Wednesday, January 7, 2009


Isn't that pretty? It's a little bundle of saffron threads, tied with red silk thread. My parents, who travel a lot for business and pleasure, brought it back from Turkey. I've resisted cooking with it for a while now, just because it is such a dramatic-looking spice.

That changed this weekend, though. I've got a thing for risotto, and I decided to try risotto milanese.

Risotto milanese is saffron-infused risotto. I read somewhere, sometime ago, that the recipe was created by a poor merchant in Milan during the 1400's to commemorate his daughter's marriage. The story goes that the merchant had lost a shipment of goods during a storm, and thus had no money to give the newlywed couple. To prevent them from going empty-handed on their wedding day (that would be bad luck), he created a risotto dish for the wedding feast that looked like so many golden coins.

True or not, I like the story and the dish itself is delicious. Perhaps it's just the thing to eat in the rotten, rotten economy.

Risotto Milanese
Adapted from this Mario Batali recipe

1 tablespoon of extra-virgin olive oil
1/2 medium yellow onion, cut into 1/4-inch dice
1/2 teaspoon saffron threads
3 cups chicken stock
1 cup arborio rice
1/3 cup white wine
2 tablespoons of butter (optional)
1/8 cup freshly grated Parmigiano-Reggiano, plus more for sprinkling

In a medium saucepan, heat the chicken stock to a simmer. Add the saffron, stirring to infuse the threads, and reduce the heat to low and cover.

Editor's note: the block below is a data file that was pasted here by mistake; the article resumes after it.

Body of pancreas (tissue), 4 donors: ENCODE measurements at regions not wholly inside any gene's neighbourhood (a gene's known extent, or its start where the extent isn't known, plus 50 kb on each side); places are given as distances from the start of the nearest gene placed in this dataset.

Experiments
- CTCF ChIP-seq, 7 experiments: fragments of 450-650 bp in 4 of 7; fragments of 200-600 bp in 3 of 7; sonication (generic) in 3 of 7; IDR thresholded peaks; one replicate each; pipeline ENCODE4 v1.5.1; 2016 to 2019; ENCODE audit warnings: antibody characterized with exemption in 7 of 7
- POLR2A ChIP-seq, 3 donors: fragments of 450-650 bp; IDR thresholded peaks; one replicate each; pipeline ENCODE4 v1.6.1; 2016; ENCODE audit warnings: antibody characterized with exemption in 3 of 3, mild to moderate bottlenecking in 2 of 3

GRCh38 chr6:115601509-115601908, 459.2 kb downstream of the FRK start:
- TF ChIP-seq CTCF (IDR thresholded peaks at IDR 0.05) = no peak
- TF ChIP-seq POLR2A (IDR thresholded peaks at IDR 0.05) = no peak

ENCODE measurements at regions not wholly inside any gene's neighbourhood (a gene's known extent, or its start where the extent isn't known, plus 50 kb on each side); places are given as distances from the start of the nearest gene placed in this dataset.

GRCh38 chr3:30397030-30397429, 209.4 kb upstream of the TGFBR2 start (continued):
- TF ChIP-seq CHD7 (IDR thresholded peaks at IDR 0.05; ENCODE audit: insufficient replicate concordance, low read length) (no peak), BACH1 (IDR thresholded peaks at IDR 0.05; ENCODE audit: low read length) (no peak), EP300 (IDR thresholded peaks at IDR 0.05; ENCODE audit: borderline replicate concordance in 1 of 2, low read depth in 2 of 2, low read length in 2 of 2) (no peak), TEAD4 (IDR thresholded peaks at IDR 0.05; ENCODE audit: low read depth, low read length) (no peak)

Meanwhile, in a separate 12-inch saucepan, heat the olive oil over medium heat until shimmering. Add the onion and cook until softened and translucent but not browned, 8 to 10 minutes. Once the onions are translucent add the rice and stir with a wooden spoon until toasted and opaque, 3 to 4 minutes.

Add the wine to the toasting rice, and then add 3/4 cup of the saffron-infused stock and cook, stirring, until it is absorbed. Continue adding the stock 3/4 cup at a time, waiting until the liquid is absorbed before adding more. Cook until the rice is just al dente, about 15 minutes. Stir in the butter and cheese until well mixed, then serve with a little freshly ground black pepper if desired.

Serves: 2


Foodycat said...

Gorgeous! It is hard to beat such a classic dish. And lucky you t have such beautiful saffron!

melissa said...

It's a sweet story no matter what.

I've never cooked with saffron, but have wanted to try. I also have a hard time with risotto, but I'll nail it one of these days!

Grace said...

isn't saffron the world's most expensive spice? you're a lucky gal! i've never even tasted it, much less cooked with it. :)